The Canadian Press
International News, Wednesday, December 1, 2004
Prince Bernhard, father of Netherlands' Queen Beatrix, dies at 93
The Associate Press
AMSTERDAM, Netherlands (AP-CP) - Prince Bernhard, the father of the Netherlands' Queen Beatrix, has died, the Royal House announced Wednesday. He was 93.
Bernhard had been diagnosed with cancer in mid-November. Last week, the Royal House said tumours had spread to his stomach and lungs, causing difficulty breathing. He was moved to Utrecht University Medical Hospital on Wednesday.
Bernhard had been staying at the royal palace in Soestdijk, where he lived for six decades with his wife, the former queen Juliana, who died earlier this year.
One of the most popular figures in the Dutch royal family, the German-born Bernhard received a stream of family visitors in recent days.
"Prince Bernhard was a man who enjoyed life, a vital man who remained active until a very old age," Prime Minister Jan Peter Balkenende said in a nationally televised address. "He devoted himself to issues and people close to his heart."
Bernhard spent much of the Second World War as aide-de-camp to then Queen Wilhelmina, who had set up her government-in-exile in Britain after the Nazis overran the Netherlands in 1940.
Juliana and her children, including Beatrix, came to Canada and spent the war years in Ottawa. Each year, the Dutch royals send Canada's capital thousands of tulip bulbs as a token of appreciation.
Bernhard's service as a pilot for the Allies during the war and his help in rebuilding the Netherlands, devastated by the Nazi occupation, earned him the respect of the Dutch. But his image was tarnished by a bribery scandal late in his wife's reign and by his openly rocky marriage and affairs.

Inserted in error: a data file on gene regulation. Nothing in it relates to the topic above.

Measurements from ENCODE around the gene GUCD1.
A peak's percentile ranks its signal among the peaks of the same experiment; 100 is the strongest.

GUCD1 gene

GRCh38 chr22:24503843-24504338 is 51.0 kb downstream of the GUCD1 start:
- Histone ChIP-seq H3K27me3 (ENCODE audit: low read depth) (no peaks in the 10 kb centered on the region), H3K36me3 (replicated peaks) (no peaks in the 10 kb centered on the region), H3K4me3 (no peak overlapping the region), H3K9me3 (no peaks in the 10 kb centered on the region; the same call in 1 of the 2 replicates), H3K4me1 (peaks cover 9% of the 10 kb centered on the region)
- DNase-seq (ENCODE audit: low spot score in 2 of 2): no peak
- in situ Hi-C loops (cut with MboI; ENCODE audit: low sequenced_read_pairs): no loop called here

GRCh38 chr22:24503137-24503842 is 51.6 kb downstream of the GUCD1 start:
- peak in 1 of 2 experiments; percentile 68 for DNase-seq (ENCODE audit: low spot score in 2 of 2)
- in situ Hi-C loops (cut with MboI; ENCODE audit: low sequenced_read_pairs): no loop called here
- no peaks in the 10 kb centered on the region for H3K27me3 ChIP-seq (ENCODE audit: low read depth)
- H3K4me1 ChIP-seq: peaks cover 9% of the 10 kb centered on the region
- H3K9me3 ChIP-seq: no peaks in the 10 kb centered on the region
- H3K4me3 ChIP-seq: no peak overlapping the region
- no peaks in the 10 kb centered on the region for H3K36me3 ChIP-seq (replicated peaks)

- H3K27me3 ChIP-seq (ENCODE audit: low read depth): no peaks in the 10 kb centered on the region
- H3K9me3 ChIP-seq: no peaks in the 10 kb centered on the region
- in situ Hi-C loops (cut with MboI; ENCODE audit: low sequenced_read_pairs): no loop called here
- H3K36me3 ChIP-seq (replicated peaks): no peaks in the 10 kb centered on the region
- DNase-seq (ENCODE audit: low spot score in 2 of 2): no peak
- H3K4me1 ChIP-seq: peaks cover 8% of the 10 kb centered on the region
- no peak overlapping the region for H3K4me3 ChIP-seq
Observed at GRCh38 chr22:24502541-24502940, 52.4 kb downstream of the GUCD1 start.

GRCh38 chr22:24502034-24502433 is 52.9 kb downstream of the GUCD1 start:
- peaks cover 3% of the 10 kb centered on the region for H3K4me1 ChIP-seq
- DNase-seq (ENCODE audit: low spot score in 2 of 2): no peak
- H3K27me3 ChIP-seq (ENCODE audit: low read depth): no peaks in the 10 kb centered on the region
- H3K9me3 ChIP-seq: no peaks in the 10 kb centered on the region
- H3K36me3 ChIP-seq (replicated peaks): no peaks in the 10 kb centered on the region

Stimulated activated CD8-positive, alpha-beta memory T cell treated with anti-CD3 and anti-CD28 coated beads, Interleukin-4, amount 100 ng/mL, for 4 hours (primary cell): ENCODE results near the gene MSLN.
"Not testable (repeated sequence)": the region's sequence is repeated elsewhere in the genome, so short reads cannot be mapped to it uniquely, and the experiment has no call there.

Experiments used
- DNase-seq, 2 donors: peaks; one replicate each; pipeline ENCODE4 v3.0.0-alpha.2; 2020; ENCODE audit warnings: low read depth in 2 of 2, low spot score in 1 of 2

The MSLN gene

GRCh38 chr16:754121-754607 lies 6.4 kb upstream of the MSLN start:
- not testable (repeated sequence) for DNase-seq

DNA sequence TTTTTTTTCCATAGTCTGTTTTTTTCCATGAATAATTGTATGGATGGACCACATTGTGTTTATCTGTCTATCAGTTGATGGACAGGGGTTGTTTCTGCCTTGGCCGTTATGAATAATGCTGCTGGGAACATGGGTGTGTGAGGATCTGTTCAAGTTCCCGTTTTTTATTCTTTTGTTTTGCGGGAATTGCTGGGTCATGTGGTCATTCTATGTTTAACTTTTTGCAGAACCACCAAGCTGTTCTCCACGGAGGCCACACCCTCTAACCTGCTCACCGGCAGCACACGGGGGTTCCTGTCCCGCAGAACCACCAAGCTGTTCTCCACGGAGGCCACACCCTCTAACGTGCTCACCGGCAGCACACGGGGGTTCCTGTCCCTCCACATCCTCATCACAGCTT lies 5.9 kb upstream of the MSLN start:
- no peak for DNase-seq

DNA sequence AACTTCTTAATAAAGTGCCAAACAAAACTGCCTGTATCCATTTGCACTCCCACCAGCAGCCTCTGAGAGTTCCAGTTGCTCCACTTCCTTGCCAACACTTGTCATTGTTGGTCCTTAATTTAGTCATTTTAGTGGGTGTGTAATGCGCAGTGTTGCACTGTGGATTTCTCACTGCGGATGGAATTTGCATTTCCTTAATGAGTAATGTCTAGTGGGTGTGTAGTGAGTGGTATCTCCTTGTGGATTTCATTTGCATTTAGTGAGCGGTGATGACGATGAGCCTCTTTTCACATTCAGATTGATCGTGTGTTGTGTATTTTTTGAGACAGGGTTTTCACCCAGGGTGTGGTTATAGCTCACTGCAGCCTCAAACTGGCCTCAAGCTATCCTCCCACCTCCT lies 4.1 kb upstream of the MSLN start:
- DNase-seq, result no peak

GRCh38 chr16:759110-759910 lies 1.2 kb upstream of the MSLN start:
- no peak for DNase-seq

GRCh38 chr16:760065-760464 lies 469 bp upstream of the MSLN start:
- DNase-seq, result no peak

Tall, handsome and active into his 90s, Bernhard was a dapper dresser, with glasses and a trademark carnation in his buttonhole. For the Dutch, Bernhard was an avuncular presence in his adopted country throughout the second half of the 20th century.
Outside the Netherlands, he was seen as a jet-setting, charismatic ambassador for the Dutch during postwar reconstruction. He helped found the World Wildlife Fund in 1961 and became its first president, and is credited with establishing the Bilderberg group - a secretive annual discussion forum for prominent politicians, thinkers and businessmen - which he chaired from 1954 to 1976.
Regular broadcasts on Dutch television and radio were interrupted for the announcement of his death Wednesday. The Dutch national anthem was played in his honour.
He was born Bernhard von Lippe-Biesterfeld on June 29, 1911, to impoverished German nobility.
In 1995, researchers found documents in the U.S. National Archives which said Bernhard was a member of the Nazi party between 1933 and 1937.
In an open letter earlier this year, Bernhard dismissed rumours that he had any contact with Nazis during the war as "nonsense." The rumours were also rejected by both the Dutch government and the respected Netherlands Institute for War Documentation.
But he didn't deny having an illegitimate daughter in Paris, saying he "wasn't in a position" to do so.
Bernhard also said he had accepted the findings of a government inquiry, which said he received $100,000 US in improper commissions from American aircraft builder Lockheed in 1976.
"I look back with satisfaction on my life," he wrote. "I'm sure this (letter) will provoke new reactions, but frankly, I don't give a damn."
Bernhard is survived by four daughters and more than 20 grandchildren and great-grandchildren. There was no immediate word on funeral arrangements.
Uniform subject(s): Heads of State and heads of government
Subject(s) - The Canadian Press : INTERNATIONAL; SOCIAL
Hour of publication: 17:32 EST
Length: Medium, 463 words
© 2004 The Canadian Press. All rights reserved.
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